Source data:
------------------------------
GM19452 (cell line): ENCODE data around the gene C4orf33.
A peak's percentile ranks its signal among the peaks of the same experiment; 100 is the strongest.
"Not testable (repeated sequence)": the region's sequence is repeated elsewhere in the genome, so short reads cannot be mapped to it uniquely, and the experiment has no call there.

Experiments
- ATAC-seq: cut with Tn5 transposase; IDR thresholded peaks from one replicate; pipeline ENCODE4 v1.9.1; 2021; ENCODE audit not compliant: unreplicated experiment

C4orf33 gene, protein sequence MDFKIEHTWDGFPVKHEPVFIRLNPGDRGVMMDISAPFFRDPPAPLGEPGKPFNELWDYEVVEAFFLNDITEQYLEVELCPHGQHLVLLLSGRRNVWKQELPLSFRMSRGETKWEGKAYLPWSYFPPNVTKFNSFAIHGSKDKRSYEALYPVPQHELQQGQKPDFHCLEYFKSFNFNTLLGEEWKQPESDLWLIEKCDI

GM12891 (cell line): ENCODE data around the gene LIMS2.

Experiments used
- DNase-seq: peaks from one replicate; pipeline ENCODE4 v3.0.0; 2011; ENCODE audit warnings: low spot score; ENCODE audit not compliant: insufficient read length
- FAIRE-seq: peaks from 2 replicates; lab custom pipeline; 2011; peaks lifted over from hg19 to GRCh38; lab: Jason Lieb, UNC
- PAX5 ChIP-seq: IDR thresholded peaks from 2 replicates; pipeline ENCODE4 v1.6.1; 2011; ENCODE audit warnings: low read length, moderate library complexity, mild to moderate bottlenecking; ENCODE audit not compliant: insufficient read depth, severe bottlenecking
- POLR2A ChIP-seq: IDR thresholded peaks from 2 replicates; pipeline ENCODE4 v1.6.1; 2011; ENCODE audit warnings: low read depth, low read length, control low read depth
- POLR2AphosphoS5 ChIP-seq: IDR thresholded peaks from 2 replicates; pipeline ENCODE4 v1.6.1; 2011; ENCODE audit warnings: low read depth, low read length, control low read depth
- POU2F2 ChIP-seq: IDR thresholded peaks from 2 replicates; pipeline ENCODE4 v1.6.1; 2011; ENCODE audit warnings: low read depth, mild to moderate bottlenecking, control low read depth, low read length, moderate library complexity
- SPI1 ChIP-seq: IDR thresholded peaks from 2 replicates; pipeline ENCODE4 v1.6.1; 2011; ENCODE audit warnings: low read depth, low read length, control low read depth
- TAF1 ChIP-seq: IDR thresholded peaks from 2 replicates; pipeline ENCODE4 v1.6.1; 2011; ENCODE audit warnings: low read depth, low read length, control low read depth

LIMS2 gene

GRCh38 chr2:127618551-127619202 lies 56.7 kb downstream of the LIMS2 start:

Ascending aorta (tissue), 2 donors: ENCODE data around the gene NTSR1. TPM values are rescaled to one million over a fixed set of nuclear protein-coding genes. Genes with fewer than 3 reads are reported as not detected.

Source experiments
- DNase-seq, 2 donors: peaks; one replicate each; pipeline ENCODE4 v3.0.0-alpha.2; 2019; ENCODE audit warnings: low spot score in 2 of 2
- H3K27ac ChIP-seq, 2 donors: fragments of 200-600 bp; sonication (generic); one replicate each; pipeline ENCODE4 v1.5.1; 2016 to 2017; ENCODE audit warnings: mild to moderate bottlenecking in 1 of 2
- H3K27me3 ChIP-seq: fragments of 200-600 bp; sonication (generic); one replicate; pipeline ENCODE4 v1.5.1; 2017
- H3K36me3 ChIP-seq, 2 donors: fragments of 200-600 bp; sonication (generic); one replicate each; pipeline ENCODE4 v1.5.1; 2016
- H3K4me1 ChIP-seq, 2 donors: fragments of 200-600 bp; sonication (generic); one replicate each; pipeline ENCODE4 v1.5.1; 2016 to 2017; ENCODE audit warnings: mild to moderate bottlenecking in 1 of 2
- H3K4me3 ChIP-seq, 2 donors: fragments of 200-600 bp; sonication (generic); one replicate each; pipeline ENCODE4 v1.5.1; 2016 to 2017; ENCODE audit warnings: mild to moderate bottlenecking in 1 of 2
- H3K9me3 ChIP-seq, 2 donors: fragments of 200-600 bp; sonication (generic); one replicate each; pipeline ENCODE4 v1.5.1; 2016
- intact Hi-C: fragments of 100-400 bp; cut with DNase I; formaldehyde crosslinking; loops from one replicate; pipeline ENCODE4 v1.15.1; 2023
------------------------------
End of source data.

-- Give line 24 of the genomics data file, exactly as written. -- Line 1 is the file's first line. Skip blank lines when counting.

- H3K36me3 ChIP-seq, 2 donors: fragments of 200-600 bp; sonication (generic); one replicate each; pipeline ENCODE4 v1.5.1; 2016